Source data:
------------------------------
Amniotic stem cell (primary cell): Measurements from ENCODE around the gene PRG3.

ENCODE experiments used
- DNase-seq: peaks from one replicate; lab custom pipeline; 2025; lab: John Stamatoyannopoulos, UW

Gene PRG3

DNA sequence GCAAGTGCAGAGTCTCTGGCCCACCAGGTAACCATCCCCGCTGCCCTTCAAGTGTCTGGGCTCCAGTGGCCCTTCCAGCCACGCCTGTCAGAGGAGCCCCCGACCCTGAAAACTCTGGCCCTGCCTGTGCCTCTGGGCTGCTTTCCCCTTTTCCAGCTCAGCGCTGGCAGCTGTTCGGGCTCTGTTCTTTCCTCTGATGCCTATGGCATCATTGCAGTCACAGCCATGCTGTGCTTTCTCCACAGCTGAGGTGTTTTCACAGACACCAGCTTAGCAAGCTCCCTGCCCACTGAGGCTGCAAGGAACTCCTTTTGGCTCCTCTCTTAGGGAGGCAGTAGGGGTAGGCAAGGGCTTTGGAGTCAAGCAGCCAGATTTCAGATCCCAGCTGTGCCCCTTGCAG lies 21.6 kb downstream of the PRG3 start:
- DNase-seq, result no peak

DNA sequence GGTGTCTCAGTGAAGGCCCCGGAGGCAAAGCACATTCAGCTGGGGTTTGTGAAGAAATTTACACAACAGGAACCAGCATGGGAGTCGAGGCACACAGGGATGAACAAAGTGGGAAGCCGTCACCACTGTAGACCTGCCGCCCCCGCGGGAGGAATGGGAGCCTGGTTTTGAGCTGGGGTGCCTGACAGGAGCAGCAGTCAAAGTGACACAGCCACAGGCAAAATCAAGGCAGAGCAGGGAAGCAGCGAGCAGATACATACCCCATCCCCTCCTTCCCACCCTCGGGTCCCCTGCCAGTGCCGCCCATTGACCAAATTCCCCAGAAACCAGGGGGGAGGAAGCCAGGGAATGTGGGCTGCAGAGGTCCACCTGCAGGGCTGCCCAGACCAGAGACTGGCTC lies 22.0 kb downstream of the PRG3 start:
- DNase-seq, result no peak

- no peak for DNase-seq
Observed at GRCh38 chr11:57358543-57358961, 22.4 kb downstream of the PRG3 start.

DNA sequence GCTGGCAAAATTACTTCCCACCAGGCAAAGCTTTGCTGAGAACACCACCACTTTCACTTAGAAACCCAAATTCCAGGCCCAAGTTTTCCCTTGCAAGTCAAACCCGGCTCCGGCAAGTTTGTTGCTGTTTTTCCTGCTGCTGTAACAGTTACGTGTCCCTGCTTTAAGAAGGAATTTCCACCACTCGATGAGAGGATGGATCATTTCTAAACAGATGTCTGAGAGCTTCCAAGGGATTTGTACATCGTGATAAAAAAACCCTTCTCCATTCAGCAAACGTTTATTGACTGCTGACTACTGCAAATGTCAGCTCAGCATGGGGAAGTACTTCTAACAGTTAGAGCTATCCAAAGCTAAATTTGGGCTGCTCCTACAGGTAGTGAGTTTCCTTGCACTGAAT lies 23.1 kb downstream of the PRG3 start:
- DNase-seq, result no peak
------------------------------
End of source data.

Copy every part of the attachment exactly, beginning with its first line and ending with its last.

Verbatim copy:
Amniotic stem cell (primary cell): Measurements from ENCODE around the gene PRG3.

ENCODE experiments used
- DNase-seq: peaks from one replicate; lab custom pipeline; 2025; lab: John Stamatoyannopoulos, UW

Gene PRG3

DNA sequence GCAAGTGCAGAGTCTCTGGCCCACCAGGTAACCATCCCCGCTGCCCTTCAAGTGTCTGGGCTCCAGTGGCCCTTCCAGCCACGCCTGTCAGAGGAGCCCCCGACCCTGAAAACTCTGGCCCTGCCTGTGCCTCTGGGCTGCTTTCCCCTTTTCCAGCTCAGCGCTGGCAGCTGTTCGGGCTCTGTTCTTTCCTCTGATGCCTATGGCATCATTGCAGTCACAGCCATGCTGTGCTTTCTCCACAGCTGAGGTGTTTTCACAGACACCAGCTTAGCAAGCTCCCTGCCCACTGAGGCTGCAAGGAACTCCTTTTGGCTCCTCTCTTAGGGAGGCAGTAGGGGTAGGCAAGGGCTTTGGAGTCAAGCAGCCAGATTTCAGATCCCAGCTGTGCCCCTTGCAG lies 21.6 kb downstream of the PRG3 start:
- DNase-seq, result no peak

DNA sequence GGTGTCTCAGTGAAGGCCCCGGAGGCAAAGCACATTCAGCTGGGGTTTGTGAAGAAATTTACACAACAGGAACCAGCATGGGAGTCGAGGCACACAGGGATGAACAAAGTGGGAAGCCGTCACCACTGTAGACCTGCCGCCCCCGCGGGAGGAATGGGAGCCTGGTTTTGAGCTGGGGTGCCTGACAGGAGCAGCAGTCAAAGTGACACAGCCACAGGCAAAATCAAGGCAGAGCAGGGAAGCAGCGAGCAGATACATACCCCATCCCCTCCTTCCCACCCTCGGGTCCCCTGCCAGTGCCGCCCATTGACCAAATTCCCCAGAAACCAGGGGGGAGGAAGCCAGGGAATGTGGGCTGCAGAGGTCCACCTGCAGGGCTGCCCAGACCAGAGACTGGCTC lies 22.0 kb downstream of the PRG3 start:
- DNase-seq, result no peak

- no peak for DNase-seq
Observed at GRCh38 chr11:57358543-57358961, 22.4 kb downstream of the PRG3 start.

DNA sequence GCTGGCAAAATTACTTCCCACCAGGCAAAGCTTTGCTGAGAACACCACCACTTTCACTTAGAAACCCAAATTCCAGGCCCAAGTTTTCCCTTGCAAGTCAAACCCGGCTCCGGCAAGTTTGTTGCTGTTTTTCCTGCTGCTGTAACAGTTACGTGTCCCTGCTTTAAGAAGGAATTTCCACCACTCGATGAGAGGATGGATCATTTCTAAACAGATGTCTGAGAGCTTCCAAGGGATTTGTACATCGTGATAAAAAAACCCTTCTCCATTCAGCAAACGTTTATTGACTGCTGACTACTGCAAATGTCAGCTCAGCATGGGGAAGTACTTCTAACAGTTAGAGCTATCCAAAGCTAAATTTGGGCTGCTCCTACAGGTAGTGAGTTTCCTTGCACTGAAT lies 23.1 kb downstream of the PRG3 start:
- DNase-seq, result no peak